Experts will always remain...but there will be change in how they are adding value. Infact at the end of the day it'a all about value addition.
There was a time (good 5-8 years ago) when just the content (answer to "what") use to differentiate experts. But this has changed drastically now. Having exposed to both sides (consultant and client), now "what" plays a very little role....thanks to googles of the world. But still experts add value by focussing on why (why not), when (when not), how (how not) and where (where not)...which has to be so very much contextual. Let me take an example...all of us can write thesis on change management using information available on net. But can we really have a fixed model for change management. Those who have hands on experience in handling large change assignments will agree that it doesn't work that way on the ground. There are so many variables involved that an Expert view becomes important. But what exactly this expert is adding value as ...ofcourse not by talking about the models of change which I am sure any fresh graduate can do a better job of. The value is added by contextualising the change programme to the need of the organisation/situation in question. It involves directing a change/facilitating a change...it involves being sensitive to the stimuli on the ground and then creating real time solutions to handle change.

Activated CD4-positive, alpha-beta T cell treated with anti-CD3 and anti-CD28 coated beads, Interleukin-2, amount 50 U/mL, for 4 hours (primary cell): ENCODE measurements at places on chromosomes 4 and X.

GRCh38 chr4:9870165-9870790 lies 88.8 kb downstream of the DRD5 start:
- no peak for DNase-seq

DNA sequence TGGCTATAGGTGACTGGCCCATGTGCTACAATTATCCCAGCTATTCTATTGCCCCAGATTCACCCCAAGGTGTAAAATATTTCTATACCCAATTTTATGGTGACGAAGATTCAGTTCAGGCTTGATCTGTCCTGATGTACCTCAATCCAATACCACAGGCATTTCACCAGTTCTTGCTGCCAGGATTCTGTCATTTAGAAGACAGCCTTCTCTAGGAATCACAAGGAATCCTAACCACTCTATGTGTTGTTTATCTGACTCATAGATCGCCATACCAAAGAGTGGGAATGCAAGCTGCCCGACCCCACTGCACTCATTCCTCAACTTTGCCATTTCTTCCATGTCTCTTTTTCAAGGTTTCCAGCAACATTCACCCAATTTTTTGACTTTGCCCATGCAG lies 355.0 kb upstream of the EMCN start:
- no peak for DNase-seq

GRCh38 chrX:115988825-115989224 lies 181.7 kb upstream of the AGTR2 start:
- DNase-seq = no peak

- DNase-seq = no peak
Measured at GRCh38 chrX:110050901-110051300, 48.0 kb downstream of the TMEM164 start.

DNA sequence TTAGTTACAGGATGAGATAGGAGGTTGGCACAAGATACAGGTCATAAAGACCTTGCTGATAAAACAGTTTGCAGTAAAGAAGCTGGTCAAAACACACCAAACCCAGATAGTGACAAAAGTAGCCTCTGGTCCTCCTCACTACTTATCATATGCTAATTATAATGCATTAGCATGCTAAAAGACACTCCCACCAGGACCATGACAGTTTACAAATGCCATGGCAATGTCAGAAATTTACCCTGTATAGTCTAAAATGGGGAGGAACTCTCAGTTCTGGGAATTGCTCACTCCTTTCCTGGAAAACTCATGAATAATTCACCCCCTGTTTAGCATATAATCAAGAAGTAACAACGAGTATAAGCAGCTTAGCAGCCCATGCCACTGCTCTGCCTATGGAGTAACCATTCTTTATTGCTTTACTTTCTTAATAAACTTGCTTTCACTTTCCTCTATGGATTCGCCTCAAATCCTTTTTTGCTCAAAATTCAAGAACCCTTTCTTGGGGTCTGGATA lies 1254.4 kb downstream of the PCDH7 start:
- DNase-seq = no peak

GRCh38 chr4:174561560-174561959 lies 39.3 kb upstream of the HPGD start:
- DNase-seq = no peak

All I am saying is that experts will always remain...but they will change (they have to) for providing higher level of value. Their role will be more of contextualising, integrating, creating alignment and execution.
I also see another change happening. Experts can no longer enjoy the status of fence sitters. They have to commit to business results. I also see blurring boundries of functional expertise. Folks with cross functional expertise would be in a better position to create future state of "value".

Just to share with you, this internet thing has a major impact on the higher education sector. I am working on an assignment in this area and we are all set for a drastic change in the way education is treated...it will also move from WHAT to rest of the W's and H....
Cheers!

Gautam Ghosh said...

If you look at Bloom's taxonomy for instruction, the "experts" are actually doing "analysis". The internet provides that analysis now. The expert who is the creator and the "synthesiser" will be needed in the future